Brian Fallow: Winter Power Subsidy in Green Party Plan

If you wanted evidence that the Green Party is seeking to reposition itself in the commercially credible mainstream, look no further than the electricity policy it announced last week.

It still contains elements you would expect from the Greens: a goal of 100 per cent generation from renewables by 2030 and a winter energy subsidy to alleviate the appalling public health statistics arising from cold, damp housing.

But the rest of the policy could have been written by a centre-right party.

They have abandoned the policy Labour and the Greens took into the last election, of a single buyer, New Zealand Power, to be inserted between generators and electricity retailers.

Instead, the policy is all about the importance of price signals and competitive markets as the industry transitions to a much more dynamic and decentralised structure. It envisions a future where the grid is smart enough to enable peer-to-peer electricity trading.

The winter energy subsidy is targeted at households earning less than $50,000 a year - they reckon there are just over half a million of them - and would be worth between $125 (in Northland) and $327 (in Canterbury).

The Greens estimate the cost at $112 million a year. They point out that in the three or four years since the State-owned generator/retailers were partially privatised, the Government has received $1.3 billion in dividends from them.

Otago University researchers estimate that a quarter of all households cannot heat their homes for less than 10 per cent of their incomes, compared with about 3 per cent of income for the well-off.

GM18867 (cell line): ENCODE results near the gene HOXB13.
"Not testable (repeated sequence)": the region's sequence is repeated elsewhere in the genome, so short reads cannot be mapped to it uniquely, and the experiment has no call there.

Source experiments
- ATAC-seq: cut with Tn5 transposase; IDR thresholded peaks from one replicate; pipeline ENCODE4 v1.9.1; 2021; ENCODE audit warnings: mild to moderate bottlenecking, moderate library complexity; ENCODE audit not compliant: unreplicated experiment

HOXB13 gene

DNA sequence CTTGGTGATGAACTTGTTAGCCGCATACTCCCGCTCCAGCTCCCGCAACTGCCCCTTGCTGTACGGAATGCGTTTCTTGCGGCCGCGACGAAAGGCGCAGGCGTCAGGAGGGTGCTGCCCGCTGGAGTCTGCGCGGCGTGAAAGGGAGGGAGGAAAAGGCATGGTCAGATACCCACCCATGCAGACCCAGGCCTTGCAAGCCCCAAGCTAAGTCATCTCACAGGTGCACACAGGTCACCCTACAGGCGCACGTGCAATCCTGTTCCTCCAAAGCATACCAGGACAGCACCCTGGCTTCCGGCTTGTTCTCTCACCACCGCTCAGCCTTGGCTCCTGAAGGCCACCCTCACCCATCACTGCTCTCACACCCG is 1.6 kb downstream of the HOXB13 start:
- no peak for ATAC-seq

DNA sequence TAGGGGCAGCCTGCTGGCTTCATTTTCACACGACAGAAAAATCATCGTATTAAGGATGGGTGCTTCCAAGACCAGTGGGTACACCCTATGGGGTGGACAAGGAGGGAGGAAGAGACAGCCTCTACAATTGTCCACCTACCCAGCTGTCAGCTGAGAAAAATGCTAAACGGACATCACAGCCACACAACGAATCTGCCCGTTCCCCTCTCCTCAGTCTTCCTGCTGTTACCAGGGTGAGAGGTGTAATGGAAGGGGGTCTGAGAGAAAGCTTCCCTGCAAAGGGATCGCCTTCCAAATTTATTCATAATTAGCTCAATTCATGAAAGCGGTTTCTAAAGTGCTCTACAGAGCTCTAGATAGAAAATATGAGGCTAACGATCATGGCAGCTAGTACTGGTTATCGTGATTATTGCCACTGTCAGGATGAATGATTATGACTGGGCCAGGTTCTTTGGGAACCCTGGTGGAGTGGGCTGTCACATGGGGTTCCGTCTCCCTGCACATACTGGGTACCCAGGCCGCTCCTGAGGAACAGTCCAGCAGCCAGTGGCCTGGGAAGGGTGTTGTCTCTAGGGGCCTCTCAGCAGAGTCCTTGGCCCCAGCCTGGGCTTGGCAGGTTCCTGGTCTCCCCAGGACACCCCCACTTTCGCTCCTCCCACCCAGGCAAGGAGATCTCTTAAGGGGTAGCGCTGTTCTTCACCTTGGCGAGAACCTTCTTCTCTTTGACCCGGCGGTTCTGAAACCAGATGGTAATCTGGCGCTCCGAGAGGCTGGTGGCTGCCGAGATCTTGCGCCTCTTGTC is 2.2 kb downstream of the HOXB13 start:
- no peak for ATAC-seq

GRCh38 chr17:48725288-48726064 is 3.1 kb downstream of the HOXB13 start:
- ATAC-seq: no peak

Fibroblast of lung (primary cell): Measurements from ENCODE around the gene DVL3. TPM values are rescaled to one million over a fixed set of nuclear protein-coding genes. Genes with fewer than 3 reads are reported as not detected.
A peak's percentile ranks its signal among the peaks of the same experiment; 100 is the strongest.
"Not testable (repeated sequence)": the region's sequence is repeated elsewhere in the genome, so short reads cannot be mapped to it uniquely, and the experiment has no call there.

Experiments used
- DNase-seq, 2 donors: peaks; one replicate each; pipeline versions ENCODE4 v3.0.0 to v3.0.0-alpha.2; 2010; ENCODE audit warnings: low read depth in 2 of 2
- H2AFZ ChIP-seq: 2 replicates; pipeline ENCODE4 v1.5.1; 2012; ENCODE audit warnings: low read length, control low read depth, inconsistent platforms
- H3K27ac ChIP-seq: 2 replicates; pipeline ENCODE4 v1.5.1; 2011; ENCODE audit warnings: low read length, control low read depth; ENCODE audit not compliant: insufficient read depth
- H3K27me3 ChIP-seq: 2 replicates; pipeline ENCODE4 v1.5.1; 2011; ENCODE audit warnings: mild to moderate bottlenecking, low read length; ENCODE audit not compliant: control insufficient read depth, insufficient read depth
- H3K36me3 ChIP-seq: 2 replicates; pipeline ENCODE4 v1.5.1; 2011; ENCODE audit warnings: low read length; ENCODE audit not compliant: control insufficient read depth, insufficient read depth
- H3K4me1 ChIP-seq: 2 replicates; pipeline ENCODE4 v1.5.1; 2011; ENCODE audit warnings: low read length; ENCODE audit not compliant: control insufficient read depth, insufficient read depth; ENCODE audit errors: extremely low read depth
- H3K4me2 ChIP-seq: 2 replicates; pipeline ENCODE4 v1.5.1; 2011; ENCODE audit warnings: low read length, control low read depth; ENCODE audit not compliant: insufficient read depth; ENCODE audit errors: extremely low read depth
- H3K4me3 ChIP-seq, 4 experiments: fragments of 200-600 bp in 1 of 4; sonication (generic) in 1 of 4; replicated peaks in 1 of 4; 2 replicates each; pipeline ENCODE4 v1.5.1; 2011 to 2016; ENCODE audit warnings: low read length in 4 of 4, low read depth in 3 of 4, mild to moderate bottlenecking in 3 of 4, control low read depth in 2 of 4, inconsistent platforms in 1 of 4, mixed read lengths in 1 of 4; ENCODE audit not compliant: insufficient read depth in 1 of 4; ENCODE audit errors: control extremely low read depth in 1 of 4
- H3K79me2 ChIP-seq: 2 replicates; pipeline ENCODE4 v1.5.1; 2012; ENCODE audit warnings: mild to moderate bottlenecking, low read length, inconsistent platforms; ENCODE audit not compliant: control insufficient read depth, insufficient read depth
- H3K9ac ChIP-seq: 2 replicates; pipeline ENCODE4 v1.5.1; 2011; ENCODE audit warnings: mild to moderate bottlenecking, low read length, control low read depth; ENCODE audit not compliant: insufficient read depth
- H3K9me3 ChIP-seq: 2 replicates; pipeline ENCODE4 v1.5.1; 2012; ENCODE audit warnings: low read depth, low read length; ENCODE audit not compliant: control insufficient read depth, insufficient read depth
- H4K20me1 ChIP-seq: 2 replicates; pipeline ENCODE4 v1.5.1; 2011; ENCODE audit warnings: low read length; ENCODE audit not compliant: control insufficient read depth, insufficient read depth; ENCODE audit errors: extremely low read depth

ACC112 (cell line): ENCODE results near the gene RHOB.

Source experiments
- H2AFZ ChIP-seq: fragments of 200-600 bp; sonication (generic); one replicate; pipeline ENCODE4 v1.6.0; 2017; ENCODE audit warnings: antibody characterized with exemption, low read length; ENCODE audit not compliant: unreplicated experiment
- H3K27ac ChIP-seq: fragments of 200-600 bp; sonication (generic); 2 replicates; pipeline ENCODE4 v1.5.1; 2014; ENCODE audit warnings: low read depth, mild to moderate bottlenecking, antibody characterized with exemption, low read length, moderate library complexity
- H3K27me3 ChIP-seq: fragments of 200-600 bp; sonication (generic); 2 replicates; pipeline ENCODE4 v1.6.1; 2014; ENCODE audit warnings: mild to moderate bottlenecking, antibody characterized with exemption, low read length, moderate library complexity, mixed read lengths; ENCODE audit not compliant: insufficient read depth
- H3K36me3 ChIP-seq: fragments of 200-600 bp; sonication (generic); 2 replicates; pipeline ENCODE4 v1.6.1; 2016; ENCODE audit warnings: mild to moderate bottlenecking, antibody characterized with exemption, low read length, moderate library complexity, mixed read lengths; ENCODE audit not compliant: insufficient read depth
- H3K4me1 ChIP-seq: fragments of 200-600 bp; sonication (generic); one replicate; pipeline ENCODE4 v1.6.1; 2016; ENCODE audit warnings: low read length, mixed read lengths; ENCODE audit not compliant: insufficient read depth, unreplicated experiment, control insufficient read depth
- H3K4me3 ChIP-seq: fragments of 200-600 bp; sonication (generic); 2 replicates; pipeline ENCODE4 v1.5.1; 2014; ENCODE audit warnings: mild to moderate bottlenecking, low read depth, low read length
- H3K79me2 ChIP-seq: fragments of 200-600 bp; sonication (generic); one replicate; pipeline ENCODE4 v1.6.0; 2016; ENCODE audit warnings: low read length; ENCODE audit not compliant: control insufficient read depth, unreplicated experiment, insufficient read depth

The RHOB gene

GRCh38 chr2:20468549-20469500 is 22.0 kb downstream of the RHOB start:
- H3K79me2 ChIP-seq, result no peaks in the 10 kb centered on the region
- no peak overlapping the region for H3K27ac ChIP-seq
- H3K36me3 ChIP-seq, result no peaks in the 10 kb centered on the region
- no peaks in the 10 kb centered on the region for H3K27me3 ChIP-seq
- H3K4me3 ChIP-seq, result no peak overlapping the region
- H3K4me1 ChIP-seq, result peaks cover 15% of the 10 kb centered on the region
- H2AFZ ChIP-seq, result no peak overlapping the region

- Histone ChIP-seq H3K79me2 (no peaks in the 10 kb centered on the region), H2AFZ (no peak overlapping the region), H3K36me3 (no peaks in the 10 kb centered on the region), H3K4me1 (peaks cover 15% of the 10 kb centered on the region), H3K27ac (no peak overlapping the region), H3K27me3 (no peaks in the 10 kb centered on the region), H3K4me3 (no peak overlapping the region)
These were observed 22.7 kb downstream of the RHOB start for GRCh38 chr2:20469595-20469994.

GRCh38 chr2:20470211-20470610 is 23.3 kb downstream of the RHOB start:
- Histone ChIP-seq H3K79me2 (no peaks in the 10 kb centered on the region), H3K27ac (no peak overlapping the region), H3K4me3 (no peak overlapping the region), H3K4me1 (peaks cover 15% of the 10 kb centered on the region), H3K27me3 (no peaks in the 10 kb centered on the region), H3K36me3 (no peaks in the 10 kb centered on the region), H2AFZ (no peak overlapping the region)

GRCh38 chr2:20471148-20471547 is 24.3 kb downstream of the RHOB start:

The all-renewables target by 2030 is more of a stretch - but not a huge increase on 90 per cent by 2025, which has been Government policy for 10 years now in a country well endowed with renewable resources.

technical report was released with the policy about how to get there from here.

Wind farms provide about 5 per cent of the country's power, but another 2200MW of wind power projects, capable of generating the equivalent of 18 per cent of current demand, have been consented.

A similar amount of potential geothermal generation has also been consented.

The report describes a scenario in which fossil-fuel generation (apart from standby capacity for dry years) has been phased out by 2030, and further gains in efficiency plus the potential for wind, geothermal - and to a lesser extent, solar photovoltaics - is sufficient to cope with both population growth and the rapid uptake of electric vehicles.

Much of the policy is about moving to a smarter system that enables and encourages a more responsive demand side.

The wholesale electricity market, in place for 20 years now, provides a torrent of price information, spatial and temporal, to guide power companies' decisions about where to build generation plant as well as intra-day calls about exactly when to offer electricity into the system.

Very little of that price information flows through to the consumer, however.